If You Think Living In Nigeria Is Hell Try Underground World


Farouk Martins Aresa



Who the hell am I to tell you where to live, eh? After all, I reported myself to the Immigration hoping they would deport me back home. The nice immigration lady kindly told me that they had not received my medical report back yet and I should wait until they get it. Unknown to her was that I thought once I showed up, they would deport me back to Lagos, Nigeria. Home, sweet home. Well, that was many years ago.

You see, I was so disappointed with everything. When I showed up at manpower for job, I met this lady that directed me to the line where some folks were waiting to go and clear the heavy snow that day. I was not even properly dressed for the snow and my shoes from home were just too light. The snow soaked both feet into water freezing my toes. When I got home, I swore not to go back the following day. But when I got hungry, nobody showed me the way back.

It was not the only reason I wanted to go back home. By the time I finally accepted that I was not going to get any court clerk job as I had at home, my dressing for job-hunting changed. We always checked the papers for jobs where I saw opening the following morning for car-washers. First come, first hired. Some of us got there early at 5 a.m. We met others there waiting on line as we lined up behind them.

The owner of the car-wash got there at 7 a.m. and started picking us from the line. As he was picking his workers from the line, he finally got to me. Somehow, he jumped to the next guy. Thinking it was a mistake; I stood with those he had already picked. There was no reason to jump the line when he got to me. He looked back and said: you out!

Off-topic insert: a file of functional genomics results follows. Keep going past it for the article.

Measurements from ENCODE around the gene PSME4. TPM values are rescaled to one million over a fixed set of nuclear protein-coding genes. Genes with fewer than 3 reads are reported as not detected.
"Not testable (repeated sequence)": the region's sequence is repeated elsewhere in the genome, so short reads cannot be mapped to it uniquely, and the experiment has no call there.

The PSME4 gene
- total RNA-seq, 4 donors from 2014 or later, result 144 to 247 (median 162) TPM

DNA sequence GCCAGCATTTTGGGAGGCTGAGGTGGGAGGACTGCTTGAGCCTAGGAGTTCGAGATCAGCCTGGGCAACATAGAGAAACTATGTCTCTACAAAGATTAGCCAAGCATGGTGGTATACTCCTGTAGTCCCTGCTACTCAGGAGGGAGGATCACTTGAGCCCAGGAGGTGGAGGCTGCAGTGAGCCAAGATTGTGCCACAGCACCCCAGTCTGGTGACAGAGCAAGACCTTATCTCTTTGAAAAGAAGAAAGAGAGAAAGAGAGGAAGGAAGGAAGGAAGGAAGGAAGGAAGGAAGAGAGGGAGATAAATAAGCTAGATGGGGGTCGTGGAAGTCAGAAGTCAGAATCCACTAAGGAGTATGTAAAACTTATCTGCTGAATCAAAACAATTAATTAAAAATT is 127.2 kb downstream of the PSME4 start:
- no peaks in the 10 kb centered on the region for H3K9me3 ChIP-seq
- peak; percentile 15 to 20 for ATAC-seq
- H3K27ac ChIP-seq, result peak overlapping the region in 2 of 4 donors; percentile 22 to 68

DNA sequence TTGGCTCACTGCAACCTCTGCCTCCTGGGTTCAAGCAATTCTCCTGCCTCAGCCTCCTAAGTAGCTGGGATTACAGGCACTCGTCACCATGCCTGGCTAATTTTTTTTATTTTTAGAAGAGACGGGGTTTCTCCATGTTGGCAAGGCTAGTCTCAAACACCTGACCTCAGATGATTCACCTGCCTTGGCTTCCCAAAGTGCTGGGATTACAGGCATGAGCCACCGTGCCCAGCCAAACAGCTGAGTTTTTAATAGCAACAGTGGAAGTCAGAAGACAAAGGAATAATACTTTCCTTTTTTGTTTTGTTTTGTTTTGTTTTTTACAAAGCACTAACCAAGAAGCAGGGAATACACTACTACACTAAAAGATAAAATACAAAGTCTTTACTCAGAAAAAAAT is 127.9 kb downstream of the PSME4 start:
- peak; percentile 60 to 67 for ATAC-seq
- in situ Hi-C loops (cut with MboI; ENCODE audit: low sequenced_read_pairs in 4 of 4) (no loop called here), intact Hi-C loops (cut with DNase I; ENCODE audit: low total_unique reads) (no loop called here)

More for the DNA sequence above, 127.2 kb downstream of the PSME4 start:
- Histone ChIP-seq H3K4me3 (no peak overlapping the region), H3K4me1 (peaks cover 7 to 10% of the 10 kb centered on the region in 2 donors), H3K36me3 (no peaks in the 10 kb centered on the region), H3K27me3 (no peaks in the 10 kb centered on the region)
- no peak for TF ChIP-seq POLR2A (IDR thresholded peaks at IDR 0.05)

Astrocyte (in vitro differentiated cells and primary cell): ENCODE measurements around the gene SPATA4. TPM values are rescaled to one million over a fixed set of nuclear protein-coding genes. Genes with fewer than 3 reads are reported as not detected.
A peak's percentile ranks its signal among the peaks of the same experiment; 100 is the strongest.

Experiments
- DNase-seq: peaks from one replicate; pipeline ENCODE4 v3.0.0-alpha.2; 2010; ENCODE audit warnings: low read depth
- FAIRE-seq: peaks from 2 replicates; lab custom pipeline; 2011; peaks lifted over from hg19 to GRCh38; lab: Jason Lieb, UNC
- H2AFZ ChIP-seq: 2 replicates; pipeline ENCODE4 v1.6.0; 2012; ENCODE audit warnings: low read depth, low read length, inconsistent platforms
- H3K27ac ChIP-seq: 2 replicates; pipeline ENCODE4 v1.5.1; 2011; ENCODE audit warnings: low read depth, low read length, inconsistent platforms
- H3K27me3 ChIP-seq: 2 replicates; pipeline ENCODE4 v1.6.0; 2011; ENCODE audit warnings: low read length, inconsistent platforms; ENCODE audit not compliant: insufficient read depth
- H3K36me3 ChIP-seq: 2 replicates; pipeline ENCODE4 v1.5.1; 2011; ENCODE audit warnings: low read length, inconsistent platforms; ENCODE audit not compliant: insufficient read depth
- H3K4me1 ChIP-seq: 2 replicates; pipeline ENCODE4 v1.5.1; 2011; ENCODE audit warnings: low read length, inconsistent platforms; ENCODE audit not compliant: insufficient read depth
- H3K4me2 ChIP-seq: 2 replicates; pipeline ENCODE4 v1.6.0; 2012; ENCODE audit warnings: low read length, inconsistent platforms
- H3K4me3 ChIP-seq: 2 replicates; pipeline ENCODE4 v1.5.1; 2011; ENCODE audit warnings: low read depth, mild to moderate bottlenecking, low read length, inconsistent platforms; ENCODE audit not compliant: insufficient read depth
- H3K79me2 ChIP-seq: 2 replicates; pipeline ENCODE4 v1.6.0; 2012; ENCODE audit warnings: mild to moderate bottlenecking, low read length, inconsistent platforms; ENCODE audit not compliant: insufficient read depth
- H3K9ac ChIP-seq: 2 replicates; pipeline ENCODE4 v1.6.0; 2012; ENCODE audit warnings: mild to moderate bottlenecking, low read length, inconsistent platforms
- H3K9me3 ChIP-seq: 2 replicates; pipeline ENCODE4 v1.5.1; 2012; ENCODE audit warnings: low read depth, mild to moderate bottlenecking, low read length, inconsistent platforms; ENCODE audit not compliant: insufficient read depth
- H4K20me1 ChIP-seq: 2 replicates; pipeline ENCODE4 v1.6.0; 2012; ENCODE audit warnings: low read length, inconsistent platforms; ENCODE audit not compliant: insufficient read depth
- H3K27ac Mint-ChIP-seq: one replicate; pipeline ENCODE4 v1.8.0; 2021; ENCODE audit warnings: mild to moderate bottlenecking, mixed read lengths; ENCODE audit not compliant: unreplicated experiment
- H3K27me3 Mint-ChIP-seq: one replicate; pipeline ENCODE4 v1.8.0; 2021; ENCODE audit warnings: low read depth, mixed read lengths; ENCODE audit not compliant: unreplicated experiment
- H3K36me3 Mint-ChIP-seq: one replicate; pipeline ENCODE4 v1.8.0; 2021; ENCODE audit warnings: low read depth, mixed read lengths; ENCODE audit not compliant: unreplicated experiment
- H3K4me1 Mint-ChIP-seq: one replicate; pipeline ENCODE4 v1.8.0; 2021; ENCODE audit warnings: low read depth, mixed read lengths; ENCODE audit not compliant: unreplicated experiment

I went home crying. After a series of events too many to write here, I realized I was a mama’s boy who forgot that there were different jobs where I was coming from. It finally donned on me that there were factory workers at Apapa for morning, afternoon and night shifts. How could I have forgotten. Indeed, I. K Dairo had a song about people with high school certificate working as laborers at Ikeja and many other places.

When I enrolled at the university and told other African friends my experience, they burst out laughing, telling me I have not seen anything yet. My Nigerian friends made it worse. They asked me what the hell a Lagos boy was doing in the university. Most Lagosians they know do not study. They worked, lived in nice places and drove mustangs. They told me I was too well mannered because I did not brag, showed off or shakara with bottles. You, a Lagosian?

There is this saying that if everyone writes their problems on their forehead, you would thank God for yours. Some of my friends were working under the table for less than minimum wage if they could not find jobs. One advantage was that most of us were young men that were still strong with durable body for hard work. The Italians and Portuguese did many of the strenuous jobs. Ironwork, heavy lifting and construction paid good money but could also break your back.